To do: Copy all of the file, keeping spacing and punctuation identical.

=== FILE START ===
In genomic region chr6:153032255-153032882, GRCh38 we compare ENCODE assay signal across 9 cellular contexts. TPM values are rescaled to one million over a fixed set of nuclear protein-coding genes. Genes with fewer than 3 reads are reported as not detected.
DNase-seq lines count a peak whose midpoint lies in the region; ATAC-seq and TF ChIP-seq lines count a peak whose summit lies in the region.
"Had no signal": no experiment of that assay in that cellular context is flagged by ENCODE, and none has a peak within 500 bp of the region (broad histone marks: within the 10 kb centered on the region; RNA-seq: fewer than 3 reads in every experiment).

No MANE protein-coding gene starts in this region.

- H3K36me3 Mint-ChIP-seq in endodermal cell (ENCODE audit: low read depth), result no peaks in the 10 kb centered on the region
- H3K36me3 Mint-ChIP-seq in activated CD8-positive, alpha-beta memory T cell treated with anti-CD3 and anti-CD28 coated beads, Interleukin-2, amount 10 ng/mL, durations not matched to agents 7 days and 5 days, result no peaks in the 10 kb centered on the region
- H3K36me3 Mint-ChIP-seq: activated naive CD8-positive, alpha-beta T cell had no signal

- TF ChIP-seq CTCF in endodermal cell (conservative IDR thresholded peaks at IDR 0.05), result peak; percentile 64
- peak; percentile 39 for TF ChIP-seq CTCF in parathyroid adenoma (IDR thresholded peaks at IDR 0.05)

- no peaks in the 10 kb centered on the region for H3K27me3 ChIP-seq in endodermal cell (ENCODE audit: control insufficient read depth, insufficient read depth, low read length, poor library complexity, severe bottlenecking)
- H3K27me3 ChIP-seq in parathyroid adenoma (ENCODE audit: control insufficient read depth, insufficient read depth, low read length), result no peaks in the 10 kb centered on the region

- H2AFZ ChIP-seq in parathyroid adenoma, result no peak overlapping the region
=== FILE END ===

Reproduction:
In genomic region chr6:153032255-153032882, GRCh38 we compare ENCODE assay signal across 9 cellular contexts. TPM values are rescaled to one million over a fixed set of nuclear protein-coding genes. Genes with fewer than 3 reads are reported as not detected.
DNase-seq lines count a peak whose midpoint lies in the region; ATAC-seq and TF ChIP-seq lines count a peak whose summit lies in the region.
"Had no signal": no experiment of that assay in that cellular context is flagged by ENCODE, and none has a peak within 500 bp of the region (broad histone marks: within the 10 kb centered on the region; RNA-seq: fewer than 3 reads in every experiment).

No MANE protein-coding gene starts in this region.

- H3K36me3 Mint-ChIP-seq in endodermal cell (ENCODE audit: low read depth), result no peaks in the 10 kb centered on the region
- H3K36me3 Mint-ChIP-seq in activated CD8-positive, alpha-beta memory T cell treated with anti-CD3 and anti-CD28 coated beads, Interleukin-2, amount 10 ng/mL, durations not matched to agents 7 days and 5 days, result no peaks in the 10 kb centered on the region
- H3K36me3 Mint-ChIP-seq: activated naive CD8-positive, alpha-beta T cell had no signal

- TF ChIP-seq CTCF in endodermal cell (conservative IDR thresholded peaks at IDR 0.05), result peak; percentile 64
- peak; percentile 39 for TF ChIP-seq CTCF in parathyroid adenoma (IDR thresholded peaks at IDR 0.05)

- no peaks in the 10 kb centered on the region for H3K27me3 ChIP-seq in endodermal cell (ENCODE audit: control insufficient read depth, insufficient read depth, low read length, poor library complexity, severe bottlenecking)
- H3K27me3 ChIP-seq in parathyroid adenoma (ENCODE audit: control insufficient read depth, insufficient read depth, low read length), result no peaks in the 10 kb centered on the region

- H2AFZ ChIP-seq in parathyroid adenoma, result no peak overlapping the region